Cycling camera bags for Olympus and Micro Four Thirds cameras
Micro Four Thirds cameras are quite possibly the best compromise between size, weight and performance when it comes to combining cycling and other outdoor activities like snowboarding and climbing. Performance-wise (noise, ISO performance and raw processing) we've found that the difference between and MFT and APS-C is negligible and easily mitigated with good processing software like DXO. However, when it comes to the size of the cameras and lenses, it can't be beaten without moving to 1" sensor models. which lack quality and choice of interchangeable lenses. We always take a camera on our road, gravel and MTB rides and we also run cycling photography tours throughout the year in the Valencia region. Here are our camera bag recommendations for Olympus and Micro Four Thirds cameras. Everything here applies to Panasonic cameras, which can use the same lenses and offer similarly sized cameras. Our Olympus kit and bags In our last blog post, we shared how we carry our Sony gear on the bike and this article will cover our small M43/MFT/MicroFourThirds kit on the bike. More often than not, we'll take our MFT gear, as it is smaller and easier to get in and out of the bag. It means we can take two cameras if we want to, which means lens faffing with lens changes. There's also room for additional lenses, as they're often tiny as you can see below Most of the time 16 or 20-megapixel images, taken in daylight with low ISO means the images are as good as we need and are indistinguishable from full-frame or APS-C photos. The 2x crop factor alsp helps when to comes to reach and keeping more of the landscape in focus. Quite often we can focus at infinity, fire and forget. With group photos or pictures of riders, we can get sufficiently shallow depth of field with small fast primes.
Lens selection M43/MFT/MicroFourThirds is our choice of camera kit for road riding and mountain biking, where the main purpose of the day is road riding or mountain biking, not taking photographs. We usually take the smallest lenses we have and not the bigger telephoto zooms. We use the following lenses when cycling with our Olympus cameras.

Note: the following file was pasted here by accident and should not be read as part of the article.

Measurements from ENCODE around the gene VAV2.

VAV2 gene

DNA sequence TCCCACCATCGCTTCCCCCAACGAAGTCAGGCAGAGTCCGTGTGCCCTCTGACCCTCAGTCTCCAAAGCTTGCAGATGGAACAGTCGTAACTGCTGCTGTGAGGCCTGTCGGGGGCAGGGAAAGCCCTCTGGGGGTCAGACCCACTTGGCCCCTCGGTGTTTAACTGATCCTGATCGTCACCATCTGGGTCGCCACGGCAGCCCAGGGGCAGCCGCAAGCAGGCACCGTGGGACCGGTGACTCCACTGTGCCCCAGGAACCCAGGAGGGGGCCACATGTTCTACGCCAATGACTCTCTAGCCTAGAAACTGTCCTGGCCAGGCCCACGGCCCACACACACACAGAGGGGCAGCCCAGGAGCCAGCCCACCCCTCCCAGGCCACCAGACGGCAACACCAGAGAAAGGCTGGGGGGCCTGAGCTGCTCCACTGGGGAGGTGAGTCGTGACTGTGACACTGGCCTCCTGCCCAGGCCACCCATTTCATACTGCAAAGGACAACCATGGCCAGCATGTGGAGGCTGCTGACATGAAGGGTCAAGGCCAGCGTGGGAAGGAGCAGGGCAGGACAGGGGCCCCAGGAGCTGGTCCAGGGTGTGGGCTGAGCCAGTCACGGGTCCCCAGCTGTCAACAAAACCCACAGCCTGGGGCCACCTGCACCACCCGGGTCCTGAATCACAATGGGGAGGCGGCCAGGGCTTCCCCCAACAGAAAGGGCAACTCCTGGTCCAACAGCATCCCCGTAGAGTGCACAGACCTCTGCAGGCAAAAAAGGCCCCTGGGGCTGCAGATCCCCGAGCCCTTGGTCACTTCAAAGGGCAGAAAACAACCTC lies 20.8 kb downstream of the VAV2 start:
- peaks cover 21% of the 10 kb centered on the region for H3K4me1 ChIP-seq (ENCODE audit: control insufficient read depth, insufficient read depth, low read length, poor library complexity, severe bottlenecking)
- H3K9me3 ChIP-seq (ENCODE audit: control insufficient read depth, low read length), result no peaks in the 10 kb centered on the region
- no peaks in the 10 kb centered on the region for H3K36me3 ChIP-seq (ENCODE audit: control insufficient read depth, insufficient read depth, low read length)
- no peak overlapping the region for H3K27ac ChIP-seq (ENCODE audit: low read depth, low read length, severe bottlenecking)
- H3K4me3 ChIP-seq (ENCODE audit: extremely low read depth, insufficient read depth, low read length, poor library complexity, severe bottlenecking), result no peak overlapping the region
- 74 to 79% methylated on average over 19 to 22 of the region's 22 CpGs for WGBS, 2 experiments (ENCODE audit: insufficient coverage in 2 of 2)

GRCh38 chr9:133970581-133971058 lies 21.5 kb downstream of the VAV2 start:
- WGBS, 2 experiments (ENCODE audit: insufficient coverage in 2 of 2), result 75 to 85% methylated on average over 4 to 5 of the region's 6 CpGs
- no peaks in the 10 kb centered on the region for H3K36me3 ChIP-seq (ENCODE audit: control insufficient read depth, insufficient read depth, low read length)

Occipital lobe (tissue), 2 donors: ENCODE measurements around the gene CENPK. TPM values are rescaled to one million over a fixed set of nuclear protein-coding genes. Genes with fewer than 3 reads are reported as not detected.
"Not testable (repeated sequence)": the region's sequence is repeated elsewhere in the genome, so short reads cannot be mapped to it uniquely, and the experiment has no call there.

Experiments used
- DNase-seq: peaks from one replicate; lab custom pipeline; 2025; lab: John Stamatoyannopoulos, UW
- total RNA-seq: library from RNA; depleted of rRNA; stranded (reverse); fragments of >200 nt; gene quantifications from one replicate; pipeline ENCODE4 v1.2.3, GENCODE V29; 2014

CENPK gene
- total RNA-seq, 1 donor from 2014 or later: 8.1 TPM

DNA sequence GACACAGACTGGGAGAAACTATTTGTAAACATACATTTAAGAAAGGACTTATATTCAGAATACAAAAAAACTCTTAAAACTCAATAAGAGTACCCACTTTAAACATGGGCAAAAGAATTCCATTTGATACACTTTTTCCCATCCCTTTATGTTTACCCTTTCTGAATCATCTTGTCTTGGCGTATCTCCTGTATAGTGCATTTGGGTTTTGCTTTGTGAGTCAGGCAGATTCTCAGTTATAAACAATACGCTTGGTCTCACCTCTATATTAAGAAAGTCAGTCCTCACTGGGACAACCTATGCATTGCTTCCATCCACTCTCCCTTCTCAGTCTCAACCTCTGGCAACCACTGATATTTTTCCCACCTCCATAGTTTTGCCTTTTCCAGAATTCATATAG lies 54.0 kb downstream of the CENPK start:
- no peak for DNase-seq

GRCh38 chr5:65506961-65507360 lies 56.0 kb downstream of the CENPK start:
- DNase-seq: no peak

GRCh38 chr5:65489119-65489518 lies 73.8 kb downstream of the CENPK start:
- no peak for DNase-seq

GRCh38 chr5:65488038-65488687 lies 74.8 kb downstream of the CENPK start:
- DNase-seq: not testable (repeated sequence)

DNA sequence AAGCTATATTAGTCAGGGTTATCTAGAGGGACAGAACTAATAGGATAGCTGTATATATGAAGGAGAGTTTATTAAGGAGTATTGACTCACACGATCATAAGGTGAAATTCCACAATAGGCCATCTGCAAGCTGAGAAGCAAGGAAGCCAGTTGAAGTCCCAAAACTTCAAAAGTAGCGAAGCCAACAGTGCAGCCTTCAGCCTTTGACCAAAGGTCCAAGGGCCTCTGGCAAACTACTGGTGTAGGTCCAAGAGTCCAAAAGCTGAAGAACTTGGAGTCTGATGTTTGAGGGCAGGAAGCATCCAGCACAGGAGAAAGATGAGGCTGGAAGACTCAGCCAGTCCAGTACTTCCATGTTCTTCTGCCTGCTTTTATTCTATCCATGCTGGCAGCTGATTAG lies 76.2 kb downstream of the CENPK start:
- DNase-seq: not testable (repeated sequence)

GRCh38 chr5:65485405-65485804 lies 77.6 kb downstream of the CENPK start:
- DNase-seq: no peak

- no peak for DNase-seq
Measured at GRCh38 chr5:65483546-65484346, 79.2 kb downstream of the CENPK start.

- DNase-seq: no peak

Panasonic Leica 15mm F1.7
A tiny high-quality lens that works well for the vast majority of wide landscape shots and environment portraits of riders.
Olympus 45mm F1.8
Another tiny lens that works brilliantly for telephoto images of people or landscapes. We've had great success using the Olympus 2x Digital Teleconverter, which despite the lower resolution on a 16-megapixel camera is still more than good enough for social media and small prints.
Olympus 9mm F8.0 Fisheye
It's a tiny body cap style lens that offers surprisingly good resolution. For wide panoramic landscape shots, the distortion is not too bad when the horizon is centred. The distortion can also be used creatively to fill the frame with a bike.
Panasonic Leica 12-60mm F2.8-4.0
There are many much smaller zooms than this Panasonic optic, but this gives us a wide range and premium quality. It is also fully weather-sealed, stabilised and is great for video.
Sigma 30mm DC DN 1.4 and Sigma 56mm DC DN 1.4 We sometimes use our high-quality Sigma primes. For MFT systems, these are considered larger lenses, but there's no problem carrying them in the camera bag. We use a small case for the two lenses. The 56mm lens is great for telephoto landscape shots, as it's extremely sharp across the field. Both make great portrait lenses for photographs of riders. It is not possible to pack comparably fast primes when using a full-frame kit.
Our smallest 3 lens kit One camera, the 9mm Olympus for ultrawide shots, the 15mm Panasonic and the 45mm Olympus. It fits into any bag we use, with lots of space. We will store the two lenses not mounted to the camera in a Samyang lens pouch for extra protection.
Our bags of Choice After extensive research and trying many different types of bags, we are currently only using two bags for our cycling photography. Evoc Hip Pack Capture 7
We'll have a full review of this bag coming shortly, but after testing countless alternatives we've finally settled on this bag for the vast majority of the rides we do.
With this bag and our small kit, it is possible to pack almost any combination of camera and lenses from our kit, depending on our requirements for the day. These are preferred setups.
If we are taking two cameras, we normally mount the 15mm Panasonic and 45mm Olympus lens. These setups work with either Olympus camera.